Attention Deficit Disorder & Your Child's Diet


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Attention Deficit Disorder & Your Child’s Diet

Attention deficit disorder (ADD) and attention deficit hyperactivity disorder (ADHD) are neurological conditions characterized by developmentally unbalanced levels of attention, concentration, activity, distractibility, and impulsivity. Glucose is the brain’s main source of energy. With ADD and ADHD, brain regions that normally inhibit impulses and control attention utilize less glucose; this decreased activity in the brain leads to inattention.

Iron and Zinc deficiency cause abnormal activity in the brain which is another implication of ADD/ADHD in children. Also, children with ADD/ADHD may have low levels of certain fatty acids (including EPA and DHA) in their bodies. Most ADD/ADHD cases are identified by age 6 in children.

Nutritional Strategies:

    • The diet should contain a balanced and sufficient amount of protein for age and sex. Protein is an important resource for energy production.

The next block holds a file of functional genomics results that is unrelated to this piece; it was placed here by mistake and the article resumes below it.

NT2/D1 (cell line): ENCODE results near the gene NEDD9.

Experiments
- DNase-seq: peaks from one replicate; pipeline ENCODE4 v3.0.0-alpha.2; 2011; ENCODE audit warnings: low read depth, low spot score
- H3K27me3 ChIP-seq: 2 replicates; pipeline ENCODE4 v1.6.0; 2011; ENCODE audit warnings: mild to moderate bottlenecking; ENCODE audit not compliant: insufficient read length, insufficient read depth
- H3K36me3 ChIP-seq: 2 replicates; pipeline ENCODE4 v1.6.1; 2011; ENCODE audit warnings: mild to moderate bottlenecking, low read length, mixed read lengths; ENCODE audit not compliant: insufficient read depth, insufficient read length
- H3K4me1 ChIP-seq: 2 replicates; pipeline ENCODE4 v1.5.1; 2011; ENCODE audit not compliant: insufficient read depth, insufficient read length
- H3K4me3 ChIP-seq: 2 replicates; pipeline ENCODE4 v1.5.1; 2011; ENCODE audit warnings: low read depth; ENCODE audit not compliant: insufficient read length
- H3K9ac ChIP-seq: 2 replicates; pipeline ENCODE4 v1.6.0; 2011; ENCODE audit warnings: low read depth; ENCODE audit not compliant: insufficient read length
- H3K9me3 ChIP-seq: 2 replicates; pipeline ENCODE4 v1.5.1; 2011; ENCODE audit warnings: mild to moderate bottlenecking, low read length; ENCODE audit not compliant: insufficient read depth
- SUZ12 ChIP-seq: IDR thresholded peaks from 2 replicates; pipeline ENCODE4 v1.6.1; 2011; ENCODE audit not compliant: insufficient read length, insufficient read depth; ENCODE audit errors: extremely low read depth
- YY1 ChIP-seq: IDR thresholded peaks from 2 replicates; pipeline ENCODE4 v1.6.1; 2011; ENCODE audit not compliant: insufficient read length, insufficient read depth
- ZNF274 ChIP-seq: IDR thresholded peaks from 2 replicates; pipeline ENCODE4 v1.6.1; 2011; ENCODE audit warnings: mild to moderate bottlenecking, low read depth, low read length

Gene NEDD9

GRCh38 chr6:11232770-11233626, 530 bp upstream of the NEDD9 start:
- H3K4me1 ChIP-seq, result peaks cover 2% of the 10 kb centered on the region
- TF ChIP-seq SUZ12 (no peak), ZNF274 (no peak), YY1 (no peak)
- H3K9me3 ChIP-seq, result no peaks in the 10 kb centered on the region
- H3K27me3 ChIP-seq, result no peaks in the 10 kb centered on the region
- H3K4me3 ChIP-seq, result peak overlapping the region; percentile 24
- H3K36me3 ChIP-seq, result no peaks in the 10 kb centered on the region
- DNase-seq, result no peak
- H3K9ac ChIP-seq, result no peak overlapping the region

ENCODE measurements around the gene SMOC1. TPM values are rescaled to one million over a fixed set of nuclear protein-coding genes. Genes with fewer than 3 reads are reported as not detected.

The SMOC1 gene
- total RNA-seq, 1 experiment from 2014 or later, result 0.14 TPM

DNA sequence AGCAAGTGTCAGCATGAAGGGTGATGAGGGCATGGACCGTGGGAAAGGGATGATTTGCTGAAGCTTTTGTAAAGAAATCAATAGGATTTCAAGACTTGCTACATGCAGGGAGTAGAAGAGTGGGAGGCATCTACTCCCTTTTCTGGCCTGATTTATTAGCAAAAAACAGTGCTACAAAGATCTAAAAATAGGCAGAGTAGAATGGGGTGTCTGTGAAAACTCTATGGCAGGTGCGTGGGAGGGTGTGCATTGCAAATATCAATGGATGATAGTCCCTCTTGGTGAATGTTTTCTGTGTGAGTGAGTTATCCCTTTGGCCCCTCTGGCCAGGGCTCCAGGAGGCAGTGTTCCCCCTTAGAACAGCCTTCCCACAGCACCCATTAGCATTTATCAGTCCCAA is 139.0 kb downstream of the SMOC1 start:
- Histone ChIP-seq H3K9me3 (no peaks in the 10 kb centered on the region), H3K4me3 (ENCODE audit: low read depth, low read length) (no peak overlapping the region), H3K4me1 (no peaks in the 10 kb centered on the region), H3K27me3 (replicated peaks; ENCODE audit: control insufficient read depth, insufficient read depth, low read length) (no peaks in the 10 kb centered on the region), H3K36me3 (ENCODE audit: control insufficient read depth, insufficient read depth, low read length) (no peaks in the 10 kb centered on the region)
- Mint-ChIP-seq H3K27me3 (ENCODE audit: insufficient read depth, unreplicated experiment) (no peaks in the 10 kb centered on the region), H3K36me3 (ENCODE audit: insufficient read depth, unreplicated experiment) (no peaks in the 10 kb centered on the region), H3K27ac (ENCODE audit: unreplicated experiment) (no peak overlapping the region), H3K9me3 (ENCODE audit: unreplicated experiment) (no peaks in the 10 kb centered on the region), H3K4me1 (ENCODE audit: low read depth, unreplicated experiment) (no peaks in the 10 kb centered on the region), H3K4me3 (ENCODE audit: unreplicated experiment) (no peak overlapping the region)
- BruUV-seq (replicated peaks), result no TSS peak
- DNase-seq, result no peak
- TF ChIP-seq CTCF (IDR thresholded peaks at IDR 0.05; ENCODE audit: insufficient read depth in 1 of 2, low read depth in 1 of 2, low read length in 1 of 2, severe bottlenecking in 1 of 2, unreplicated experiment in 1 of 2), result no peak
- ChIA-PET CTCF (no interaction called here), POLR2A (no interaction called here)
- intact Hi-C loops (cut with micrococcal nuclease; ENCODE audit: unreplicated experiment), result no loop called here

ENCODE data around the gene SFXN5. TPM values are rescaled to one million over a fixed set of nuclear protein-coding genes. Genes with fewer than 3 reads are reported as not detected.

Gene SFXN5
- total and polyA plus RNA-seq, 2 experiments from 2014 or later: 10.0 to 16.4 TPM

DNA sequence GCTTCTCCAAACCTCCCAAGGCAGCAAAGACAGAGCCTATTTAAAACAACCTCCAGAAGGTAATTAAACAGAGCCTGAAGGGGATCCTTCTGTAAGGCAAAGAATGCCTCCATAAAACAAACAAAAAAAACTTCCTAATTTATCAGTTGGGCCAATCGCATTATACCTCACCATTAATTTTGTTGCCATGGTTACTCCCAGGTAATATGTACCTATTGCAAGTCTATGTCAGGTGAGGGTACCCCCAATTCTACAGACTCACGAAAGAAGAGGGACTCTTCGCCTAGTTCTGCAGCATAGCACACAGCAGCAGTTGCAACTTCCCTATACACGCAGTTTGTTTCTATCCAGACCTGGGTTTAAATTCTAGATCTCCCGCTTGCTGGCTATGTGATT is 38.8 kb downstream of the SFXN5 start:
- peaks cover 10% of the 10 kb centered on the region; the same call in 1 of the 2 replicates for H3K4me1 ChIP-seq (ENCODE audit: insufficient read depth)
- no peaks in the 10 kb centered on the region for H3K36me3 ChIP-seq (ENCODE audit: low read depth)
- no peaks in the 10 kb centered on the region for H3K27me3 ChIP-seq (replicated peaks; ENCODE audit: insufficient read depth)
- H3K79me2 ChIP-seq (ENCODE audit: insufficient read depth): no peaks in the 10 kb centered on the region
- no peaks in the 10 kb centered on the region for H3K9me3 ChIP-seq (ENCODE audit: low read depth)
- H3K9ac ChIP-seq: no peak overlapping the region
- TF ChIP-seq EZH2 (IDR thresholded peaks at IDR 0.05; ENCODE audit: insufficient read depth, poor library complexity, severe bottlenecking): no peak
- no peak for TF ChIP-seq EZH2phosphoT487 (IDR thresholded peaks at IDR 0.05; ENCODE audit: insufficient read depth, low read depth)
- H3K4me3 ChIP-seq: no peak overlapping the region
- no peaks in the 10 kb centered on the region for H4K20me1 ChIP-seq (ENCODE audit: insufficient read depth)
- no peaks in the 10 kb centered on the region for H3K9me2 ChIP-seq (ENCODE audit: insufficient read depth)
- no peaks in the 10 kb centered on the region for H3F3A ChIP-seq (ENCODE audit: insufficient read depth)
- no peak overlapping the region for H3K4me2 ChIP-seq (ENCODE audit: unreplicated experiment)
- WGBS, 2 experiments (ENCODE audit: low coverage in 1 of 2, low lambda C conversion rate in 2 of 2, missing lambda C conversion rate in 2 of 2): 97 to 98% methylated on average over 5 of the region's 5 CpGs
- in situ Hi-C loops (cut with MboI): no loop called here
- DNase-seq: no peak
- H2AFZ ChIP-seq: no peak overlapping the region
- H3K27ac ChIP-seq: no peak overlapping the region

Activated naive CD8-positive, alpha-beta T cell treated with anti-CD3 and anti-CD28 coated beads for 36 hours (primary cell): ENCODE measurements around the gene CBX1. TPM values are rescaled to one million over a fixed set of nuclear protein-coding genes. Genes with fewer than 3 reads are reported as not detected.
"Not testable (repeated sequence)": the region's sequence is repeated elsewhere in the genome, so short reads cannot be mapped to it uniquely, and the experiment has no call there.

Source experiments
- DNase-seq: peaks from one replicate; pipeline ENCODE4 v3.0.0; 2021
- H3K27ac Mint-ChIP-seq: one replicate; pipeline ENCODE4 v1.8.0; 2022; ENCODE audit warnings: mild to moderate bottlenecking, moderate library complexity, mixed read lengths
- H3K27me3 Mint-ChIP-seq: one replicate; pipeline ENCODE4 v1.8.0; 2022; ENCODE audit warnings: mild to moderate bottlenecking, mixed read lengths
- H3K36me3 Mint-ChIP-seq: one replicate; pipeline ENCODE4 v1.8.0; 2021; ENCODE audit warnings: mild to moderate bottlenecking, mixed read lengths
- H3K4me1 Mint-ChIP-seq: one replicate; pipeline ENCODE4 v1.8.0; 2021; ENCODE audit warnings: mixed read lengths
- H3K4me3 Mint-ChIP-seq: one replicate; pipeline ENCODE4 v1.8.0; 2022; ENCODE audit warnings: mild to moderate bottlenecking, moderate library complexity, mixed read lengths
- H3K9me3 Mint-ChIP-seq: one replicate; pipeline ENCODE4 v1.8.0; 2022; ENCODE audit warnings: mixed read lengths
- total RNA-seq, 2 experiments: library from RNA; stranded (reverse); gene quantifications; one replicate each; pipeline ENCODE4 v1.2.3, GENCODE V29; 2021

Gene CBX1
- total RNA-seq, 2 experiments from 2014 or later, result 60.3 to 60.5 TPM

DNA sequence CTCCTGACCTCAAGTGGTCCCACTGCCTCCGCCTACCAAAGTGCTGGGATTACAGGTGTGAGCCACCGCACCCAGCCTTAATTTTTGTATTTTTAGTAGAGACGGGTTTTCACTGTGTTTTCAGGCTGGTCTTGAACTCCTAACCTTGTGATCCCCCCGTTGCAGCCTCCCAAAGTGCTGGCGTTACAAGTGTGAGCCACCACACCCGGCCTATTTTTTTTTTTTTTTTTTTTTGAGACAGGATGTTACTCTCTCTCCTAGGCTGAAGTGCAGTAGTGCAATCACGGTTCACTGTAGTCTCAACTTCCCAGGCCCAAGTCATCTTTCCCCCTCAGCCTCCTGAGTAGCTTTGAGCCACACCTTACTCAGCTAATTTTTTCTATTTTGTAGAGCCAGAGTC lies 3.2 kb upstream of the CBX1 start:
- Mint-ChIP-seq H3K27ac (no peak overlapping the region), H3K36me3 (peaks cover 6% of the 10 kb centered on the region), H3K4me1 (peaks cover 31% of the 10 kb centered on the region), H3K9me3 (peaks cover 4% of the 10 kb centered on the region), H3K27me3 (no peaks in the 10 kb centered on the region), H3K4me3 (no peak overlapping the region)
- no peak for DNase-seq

• Omit any food allergens that have been medically diagnosed and verified. Sugar consumption should be decreased to ensure adequate intake of other nutrients.

 

    • Supplemental use of EPA/DHA may be useful in some cases. Good sources of EPA/DHA are: tuna, mackerel, herring, sardines, and salmon.

 

    • While there is no benefit in reduction of specific carbohydrates, ensure a wholesome diet with plenty of whole grains, low-fat dairy, fruits and vegetables in greater proportion than sugary foods. This will provide more macronutrients and phytochemicals with potent antioxidant activity.

 

    • Correct iron deficiency anemia when indicated. Foods such as meats, poultry, fish, eggs, and iron-fortified cereals are good sources of iron.

 

    • Include adequate amounts of fats in the daily diet. Zinc intake may also play a role in managing ADD and ADHD.

 

  • Always consult a licensed nutritionist when making dietary decisions about your child’s health.

For more info on ADD and ADHD, visit the Centers for Disease Control (CDC) website.

 
 

Attention Deficit Disorder & Your Child’s Diet
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